Under FMLA, if appropriate medical certification demonstrates that the employee or an immediate family member has a serious health condition requiring the employee to take intermittent leave or LWOP, the intermittent time off must be granted. If the employee would prefer to take intermittent leave or LWOP to bond with the baby, the request may be granted at the discretion of the supervisor. If granted, the employee can be temporarily placed in an available alternativeposition for which the employee is qualified and that can better accommodate recurring periods of time off, as long as the employee is eventually returned to his or her position or an equivalent position.
The FMLA may be invoked to bond with the baby at any time during the 12-month period following the baby's birth. Leave or LWOP must be concluded one year from the birth of the baby. Sick leave may not be substituted for LWOP to bond with a well baby.
Leave Used by the Father
Family Medical Leave Act - For eligibility, see Leave Used by the Birth Mother. The Act entitles employees up to a maximum of 12 weeks of unpaid absence under the FMLA to care for the birth mother during her period of incapacitation (duration determined by medical documentation), to care for a new baby with a medical condition, and/or to bond with the baby. Annual leave may be substituted for LWOP, but sick leave may not be substituted for LWOP to bond with a well baby. FMLA may be invoked to bond with the baby at any time in the 12-month period following the baby's birth, but the employee's absence must be completed no later than one year from the date of the birth of the baby. Thirty days notice must be given whenever possible when invoking the FMLA. FMLA does not have to be invoked until the employee exhausts his entitlement to use his accrued sick leave to care for the birth mother.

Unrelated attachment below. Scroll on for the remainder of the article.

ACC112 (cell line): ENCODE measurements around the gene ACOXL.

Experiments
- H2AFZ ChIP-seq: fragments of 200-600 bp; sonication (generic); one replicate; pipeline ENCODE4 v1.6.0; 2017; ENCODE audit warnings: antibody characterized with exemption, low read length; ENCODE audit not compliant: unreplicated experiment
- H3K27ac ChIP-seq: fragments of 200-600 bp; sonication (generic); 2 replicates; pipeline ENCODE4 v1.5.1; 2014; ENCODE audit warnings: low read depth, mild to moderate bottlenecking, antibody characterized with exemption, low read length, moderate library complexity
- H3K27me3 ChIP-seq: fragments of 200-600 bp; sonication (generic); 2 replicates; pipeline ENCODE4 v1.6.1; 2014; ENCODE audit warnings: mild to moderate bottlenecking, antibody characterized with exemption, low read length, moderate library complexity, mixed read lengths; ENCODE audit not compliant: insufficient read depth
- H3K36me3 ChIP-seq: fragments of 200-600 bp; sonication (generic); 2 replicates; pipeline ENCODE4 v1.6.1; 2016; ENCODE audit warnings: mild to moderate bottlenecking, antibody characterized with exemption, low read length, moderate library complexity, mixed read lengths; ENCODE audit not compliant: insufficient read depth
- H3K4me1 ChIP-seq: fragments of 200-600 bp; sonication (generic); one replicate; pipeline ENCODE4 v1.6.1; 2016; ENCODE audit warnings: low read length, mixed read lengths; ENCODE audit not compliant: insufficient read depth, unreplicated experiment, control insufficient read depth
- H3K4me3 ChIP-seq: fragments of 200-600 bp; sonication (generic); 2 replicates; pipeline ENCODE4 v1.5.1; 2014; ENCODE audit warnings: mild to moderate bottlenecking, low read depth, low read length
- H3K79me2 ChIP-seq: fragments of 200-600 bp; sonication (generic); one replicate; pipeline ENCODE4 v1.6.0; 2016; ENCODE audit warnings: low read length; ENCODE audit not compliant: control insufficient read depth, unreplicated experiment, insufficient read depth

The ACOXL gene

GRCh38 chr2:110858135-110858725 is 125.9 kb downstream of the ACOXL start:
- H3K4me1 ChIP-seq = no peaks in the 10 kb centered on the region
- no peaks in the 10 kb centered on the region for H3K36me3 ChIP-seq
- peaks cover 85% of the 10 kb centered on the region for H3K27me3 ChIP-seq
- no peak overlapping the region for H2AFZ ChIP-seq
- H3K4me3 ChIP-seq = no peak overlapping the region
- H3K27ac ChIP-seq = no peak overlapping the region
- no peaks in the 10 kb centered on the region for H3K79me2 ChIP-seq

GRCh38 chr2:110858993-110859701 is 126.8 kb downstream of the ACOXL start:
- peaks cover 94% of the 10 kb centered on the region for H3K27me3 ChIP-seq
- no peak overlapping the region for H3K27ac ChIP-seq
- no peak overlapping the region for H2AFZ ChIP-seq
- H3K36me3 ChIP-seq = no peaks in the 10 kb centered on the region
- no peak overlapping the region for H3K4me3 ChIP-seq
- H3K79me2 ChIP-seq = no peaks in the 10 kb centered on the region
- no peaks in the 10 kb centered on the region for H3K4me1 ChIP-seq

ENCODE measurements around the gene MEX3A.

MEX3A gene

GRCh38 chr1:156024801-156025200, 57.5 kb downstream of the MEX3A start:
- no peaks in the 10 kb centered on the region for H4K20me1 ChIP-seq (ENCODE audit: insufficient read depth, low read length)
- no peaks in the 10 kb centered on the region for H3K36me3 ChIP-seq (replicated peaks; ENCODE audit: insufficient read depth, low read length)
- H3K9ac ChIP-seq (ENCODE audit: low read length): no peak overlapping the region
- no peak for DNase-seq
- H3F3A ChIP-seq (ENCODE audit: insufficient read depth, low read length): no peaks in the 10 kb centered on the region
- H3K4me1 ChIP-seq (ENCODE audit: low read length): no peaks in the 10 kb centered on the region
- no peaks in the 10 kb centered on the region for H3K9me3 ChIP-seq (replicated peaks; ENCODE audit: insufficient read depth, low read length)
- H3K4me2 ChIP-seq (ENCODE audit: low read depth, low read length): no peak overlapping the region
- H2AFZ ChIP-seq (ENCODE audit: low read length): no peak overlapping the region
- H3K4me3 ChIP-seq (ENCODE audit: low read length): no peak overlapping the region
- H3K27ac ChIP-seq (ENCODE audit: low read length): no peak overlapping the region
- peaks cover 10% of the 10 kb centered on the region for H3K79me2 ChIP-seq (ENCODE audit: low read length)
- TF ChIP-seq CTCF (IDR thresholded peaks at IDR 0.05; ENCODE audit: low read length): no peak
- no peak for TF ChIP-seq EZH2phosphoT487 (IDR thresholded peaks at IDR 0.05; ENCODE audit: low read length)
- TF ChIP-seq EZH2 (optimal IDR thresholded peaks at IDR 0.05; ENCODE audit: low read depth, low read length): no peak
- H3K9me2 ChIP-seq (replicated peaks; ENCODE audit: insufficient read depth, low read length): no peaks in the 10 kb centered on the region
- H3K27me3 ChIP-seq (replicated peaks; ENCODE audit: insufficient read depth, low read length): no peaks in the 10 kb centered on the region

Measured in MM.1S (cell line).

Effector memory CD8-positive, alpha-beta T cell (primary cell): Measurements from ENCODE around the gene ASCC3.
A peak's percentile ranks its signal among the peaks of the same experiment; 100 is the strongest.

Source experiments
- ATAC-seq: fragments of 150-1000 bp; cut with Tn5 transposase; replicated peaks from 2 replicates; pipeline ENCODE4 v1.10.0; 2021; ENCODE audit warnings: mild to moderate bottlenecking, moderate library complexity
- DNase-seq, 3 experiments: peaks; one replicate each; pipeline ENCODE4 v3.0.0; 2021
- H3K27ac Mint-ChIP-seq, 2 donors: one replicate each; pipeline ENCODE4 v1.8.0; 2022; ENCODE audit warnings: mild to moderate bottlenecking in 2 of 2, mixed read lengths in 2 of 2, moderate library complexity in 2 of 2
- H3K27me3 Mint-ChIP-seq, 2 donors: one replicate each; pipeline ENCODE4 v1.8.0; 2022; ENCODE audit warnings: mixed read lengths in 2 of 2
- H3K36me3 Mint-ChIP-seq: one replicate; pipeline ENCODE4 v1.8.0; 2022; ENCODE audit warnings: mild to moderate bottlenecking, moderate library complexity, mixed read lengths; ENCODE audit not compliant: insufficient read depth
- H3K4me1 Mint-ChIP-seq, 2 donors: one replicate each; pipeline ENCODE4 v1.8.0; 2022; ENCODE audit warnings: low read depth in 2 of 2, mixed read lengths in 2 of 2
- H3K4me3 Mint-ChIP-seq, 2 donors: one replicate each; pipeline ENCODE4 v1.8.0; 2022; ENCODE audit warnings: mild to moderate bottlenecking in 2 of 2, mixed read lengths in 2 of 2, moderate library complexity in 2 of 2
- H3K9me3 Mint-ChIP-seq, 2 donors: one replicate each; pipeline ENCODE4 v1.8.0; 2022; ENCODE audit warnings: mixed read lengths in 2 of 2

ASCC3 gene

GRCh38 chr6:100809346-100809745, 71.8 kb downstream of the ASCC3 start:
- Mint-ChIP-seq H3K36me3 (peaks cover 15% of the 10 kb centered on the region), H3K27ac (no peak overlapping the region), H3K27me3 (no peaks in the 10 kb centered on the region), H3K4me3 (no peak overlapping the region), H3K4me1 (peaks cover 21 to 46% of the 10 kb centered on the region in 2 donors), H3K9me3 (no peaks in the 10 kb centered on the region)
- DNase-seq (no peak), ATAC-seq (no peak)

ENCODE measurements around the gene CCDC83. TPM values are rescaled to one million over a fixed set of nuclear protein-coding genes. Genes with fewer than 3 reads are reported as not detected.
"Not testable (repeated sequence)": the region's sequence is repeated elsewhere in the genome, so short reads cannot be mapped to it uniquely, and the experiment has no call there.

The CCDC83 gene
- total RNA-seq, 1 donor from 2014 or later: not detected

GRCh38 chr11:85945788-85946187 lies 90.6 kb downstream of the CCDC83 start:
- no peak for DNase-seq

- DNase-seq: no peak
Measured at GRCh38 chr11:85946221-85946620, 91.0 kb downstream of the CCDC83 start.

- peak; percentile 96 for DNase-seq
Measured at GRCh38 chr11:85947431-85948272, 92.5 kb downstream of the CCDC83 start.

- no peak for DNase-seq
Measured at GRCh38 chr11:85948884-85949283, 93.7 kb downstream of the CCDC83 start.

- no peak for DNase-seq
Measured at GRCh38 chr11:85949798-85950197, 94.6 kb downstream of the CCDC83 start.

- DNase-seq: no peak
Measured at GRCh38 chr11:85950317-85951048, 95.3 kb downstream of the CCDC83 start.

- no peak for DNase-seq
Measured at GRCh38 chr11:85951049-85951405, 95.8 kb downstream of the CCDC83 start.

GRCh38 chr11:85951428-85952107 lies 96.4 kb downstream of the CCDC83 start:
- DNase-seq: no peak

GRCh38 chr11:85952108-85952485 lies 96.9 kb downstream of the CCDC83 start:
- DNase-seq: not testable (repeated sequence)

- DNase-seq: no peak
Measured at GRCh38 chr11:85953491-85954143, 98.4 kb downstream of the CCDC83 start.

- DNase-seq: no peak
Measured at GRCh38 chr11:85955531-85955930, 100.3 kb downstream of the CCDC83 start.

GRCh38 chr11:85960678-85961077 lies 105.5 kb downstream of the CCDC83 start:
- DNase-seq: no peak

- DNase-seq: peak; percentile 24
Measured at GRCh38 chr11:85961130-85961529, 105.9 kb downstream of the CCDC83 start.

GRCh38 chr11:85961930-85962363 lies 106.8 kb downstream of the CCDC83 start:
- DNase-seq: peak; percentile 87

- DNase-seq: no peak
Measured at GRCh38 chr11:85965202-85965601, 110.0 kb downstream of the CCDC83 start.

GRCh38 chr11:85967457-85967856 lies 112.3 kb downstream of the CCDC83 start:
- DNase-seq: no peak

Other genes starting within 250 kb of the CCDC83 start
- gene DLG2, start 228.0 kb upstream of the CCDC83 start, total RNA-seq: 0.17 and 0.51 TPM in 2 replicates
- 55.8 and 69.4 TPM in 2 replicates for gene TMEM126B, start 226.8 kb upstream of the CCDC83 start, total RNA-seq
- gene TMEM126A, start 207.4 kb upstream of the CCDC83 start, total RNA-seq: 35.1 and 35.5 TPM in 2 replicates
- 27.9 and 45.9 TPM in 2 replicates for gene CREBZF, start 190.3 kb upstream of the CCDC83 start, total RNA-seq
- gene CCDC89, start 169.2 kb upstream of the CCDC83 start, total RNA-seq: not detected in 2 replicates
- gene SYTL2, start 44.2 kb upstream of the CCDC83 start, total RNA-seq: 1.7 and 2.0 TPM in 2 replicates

The mother and father may use accrued sick leave to care for a baby with a medical condition and for any doctor's appointments, subject to the limits on use of accrued sick leave to care for a family member.
Leave Without Pay (LWOP) - An approving official at post may approve LWOP not exceeding 90 calendar days. Requests for LWOP of more than 90 calendar days must be submitted to the employee's Career Development Officer in HR/CDA for approval. For all LWOP requests in excess of 80 hours, Form SF-50, "Notice of Personnel Action" must be completed.
Employees who take LWOP for more than 14 days at one time (whether at post or away from post) will not receive any allowances while they are in LWOP status. Post Differential and Danger Pay are suspended the day the employee enters a non-pay status regardless of the length of the LWOP.
Note: The following paragraphs (7-22) apply to employees and EFMs covered by the Department of State Medical Program. Employees of other agencies, and their EFMs,must also check with their agencies for assistance with infant passports, health insurance, travel orders, travel vouchers, and return travel. Please consult checklist at post before departure for delivery in the United States.
A. To the United States
The Office of Medical Services (MED) recommends a pregnant employee or EFM member return to the United States for delivery. Medical travel will be authorized, unless such travel is superseded by other U.S. Government-funded travel, such as Home Leave or Permanent Change of Station (PCS).
Medical travel funding for expectant mothers will be authorized to any location in the continental United States, Alaska or Hawaii rather than just to the first point of entry into the U.S. (Reference 3 FAM 3715.2-2). Per diem funding will be at the rate of the specified U.S. location. The patient should depart from post no later than six weeks prior to the expected date of delivery and is expected to return to post six weeks after delivery, if it is medically appropriate for her to travel at that time.